Markets at a turning point on rate expectations and the threat of endemic inflation

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By :  ,  Financial Writer

Arlan Suderman discusses his belief that the greater threat to our economy is for inflation to become deeply engrained, if the Fed backs off its focus on this problem, setting in motion a series of events that ends up creating long-term pain for everyone. It’s worth publishing his thoughts at more length. Today’s producer price index provides additional evidence of declining inflationary pressures, which will be welcome to the Fed, but inflation is still a major threat.

Low interest rates not the norm …

Today's benchmark rate is just above 4.5%, the highest in 15 years but not necessarily ‘normal.’ Arlan notes that we spent most of the previous 35 years above 5%. Further, he argues that rising interest rates do less to cause problems than they do to expose problems. In many cases, the answer is more responsible decision marking, not more regulation. Zero interest rates lead to a lot of mistakes that don't get exposed until rates rise.

… And rates stayed too low for too long

Arguably, the Federal Reserve added to problems when it kept rates too low for too long, and then talked only of transitory inflation that contributed to more bad decisions. Arlan believes that Fed has largely got it right over the past year, but perhaps waited too long to get started. Remember, the Fed was still actively easing a year ago with rates near zero, even as inflation was on its way up.

Market forecasts baking in lower rate hikes

Fed fund futures at one point this morning put the larger odds on zero rate hikes at next week's meeting, although it is now trading 54% odds of a 25-basis point rate hike. The graphic below reflects Fed fund futures expectations of the benchmark rate being as much as 100 basis points lower by the end of the year. The market is assuming that things will become so bad in the months ahead that the Federal Reserve will have no choice but to slash interest rates. That’s a major change of outlook, and perhaps dangerous, Arlan concludes. The Fed shrank back in early 1980, necessitating it to eventually take rates to new highs at 22% by the end of the year. Fed Chair Jerome Powell has stated that he doesn't want to make that mistake again.  Retirement may be looking very attractive to Powell right now, considering the decisions he and the board face in the coming days.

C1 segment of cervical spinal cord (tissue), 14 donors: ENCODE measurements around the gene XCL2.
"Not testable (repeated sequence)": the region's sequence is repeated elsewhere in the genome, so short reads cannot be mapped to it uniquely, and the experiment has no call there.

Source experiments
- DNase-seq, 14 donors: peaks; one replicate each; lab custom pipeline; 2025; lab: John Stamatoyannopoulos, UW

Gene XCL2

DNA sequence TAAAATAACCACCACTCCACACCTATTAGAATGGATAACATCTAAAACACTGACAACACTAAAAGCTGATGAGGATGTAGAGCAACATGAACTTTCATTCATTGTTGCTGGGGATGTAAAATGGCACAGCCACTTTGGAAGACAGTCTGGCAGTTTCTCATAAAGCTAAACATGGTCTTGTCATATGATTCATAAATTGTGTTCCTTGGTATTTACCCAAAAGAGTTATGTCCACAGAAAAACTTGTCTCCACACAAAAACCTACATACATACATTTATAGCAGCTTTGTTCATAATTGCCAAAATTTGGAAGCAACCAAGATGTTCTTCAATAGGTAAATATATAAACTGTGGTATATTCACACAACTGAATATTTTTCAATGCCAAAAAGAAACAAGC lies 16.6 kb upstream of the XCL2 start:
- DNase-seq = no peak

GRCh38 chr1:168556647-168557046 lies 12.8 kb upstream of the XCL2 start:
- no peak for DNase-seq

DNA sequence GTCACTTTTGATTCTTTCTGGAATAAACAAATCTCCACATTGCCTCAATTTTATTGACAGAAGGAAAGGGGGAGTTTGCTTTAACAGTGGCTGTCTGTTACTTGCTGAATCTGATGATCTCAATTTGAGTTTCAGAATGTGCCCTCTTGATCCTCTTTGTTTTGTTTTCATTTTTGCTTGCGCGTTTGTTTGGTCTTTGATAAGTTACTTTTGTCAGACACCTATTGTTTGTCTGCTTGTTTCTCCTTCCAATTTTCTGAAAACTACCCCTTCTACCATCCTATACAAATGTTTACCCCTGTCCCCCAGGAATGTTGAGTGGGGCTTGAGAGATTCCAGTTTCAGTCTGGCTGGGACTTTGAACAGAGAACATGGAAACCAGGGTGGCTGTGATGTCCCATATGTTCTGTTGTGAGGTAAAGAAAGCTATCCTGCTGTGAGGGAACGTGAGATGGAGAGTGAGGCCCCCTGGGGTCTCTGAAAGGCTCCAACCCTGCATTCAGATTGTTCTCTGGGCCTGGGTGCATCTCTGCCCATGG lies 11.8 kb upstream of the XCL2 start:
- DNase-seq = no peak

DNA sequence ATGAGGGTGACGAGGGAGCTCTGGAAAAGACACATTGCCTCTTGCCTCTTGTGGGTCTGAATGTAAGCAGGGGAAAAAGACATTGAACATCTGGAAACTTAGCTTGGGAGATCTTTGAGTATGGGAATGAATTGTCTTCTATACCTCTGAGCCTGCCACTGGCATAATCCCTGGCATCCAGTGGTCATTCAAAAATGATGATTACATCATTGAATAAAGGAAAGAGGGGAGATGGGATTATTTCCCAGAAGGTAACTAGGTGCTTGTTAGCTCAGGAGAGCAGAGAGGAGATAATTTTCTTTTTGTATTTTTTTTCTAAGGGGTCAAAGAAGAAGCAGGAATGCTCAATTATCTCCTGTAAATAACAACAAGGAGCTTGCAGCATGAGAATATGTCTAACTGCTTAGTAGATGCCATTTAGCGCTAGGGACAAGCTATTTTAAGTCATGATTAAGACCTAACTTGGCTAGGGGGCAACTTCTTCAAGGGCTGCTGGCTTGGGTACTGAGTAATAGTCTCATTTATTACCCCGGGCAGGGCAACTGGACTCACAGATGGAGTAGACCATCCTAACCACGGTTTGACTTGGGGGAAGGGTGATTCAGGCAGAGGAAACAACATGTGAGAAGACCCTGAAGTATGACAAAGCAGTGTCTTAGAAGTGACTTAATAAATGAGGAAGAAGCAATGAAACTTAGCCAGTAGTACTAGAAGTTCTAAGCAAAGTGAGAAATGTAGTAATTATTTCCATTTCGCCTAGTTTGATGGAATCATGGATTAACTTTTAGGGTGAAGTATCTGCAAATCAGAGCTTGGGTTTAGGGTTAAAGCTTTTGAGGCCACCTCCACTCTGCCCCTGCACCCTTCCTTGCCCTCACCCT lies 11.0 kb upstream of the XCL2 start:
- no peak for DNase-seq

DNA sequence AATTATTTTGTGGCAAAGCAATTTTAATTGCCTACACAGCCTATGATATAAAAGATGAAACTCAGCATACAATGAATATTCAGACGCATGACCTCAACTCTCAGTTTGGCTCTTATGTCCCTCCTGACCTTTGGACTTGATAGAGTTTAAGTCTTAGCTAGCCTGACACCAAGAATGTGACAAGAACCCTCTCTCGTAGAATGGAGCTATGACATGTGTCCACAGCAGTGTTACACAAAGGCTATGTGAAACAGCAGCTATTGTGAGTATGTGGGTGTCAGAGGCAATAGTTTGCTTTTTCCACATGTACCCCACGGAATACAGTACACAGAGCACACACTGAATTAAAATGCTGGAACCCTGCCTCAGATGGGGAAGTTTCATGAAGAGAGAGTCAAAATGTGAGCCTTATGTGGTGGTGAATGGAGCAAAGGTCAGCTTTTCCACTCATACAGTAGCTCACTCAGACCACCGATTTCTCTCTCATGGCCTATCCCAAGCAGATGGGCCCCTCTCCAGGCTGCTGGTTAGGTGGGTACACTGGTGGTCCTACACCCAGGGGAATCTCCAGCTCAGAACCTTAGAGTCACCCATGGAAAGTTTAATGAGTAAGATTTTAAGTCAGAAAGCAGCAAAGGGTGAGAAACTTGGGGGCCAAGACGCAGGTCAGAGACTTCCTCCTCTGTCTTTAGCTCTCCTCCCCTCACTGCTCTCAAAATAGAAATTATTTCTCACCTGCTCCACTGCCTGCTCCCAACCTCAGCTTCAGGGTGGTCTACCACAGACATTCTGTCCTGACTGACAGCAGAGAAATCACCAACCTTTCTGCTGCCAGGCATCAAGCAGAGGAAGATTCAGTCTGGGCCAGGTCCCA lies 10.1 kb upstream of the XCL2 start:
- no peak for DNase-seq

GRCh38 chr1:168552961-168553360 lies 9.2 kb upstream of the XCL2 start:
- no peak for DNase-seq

Fed Funds Expected Rates Derived from Futures Contracts

 Rate Expectations 031423

Source: CME Group, StoneX.

Markets tumble on bank failure fears

  • Broad stock indices were down 1.5% by midday, with the tech heavy NASDAQ down almost twice that
  • The VIX INDEX, Wall Street’s fear index, traded as high as 30, reflecting elevated fear
  • The dollar index is sharply higher near 105, close to its 106 year-to-date high
  • Yields on 2- and 10-year Treasuries are trading near 3.81% and 3.41%, respectively

Oil down, soft commodities up

  • Crude oil prices sold off to $66.5, breaking chart support levels
  • Corn and wheat prices saw modest gains, with corn trading fresh demand following recent losses

Inflation data weaker, retail sales pretty flat

  • The producer price index (PPI) rose 4.6% year-on-year in February, down from 6.0% the previous month and well-below analyst expectations of 5.4%
  • The PPI was cooler than expected, contracting 0.1% month-on-month in February, less than the 0.3% growth expected by analysts, and a marked difference from the 0.7% growth seen the previous month
  • Core PPI, excludes the more volatile food and energy sector, was up 4.4% year-on-year in February, down from 5.4% the previous month and under analyst expectations of 5.2%.
  • Core PPI was flat in February – no inflation – versus the 0.5% growth seen the previous month and versus analyst expectations of 0.4%
  • Retail sales were weaker than expected in February, leading many to believe that we’re heading into a recession – the bottom line here is that retail sales were very constant in February when looking beyond vehicle sales and declining gasoline prices
  • Retail sales fell by 0.4% month-on-month in February, down from 3.2% gains the previous month and under the 0.3% expected
  • Retail sales minus vehicles only fell 0.1% month-on-month in February, down from 2.4% gains the previous month and under the expected 0.2%
  • Furthermore, retail sales minus vehicles and gas were flat in February, after gaining 2.8% in January and much better than the 0.9% decline expected in February.

Analysis by Arlan Suderman, Chief Commodities Economist


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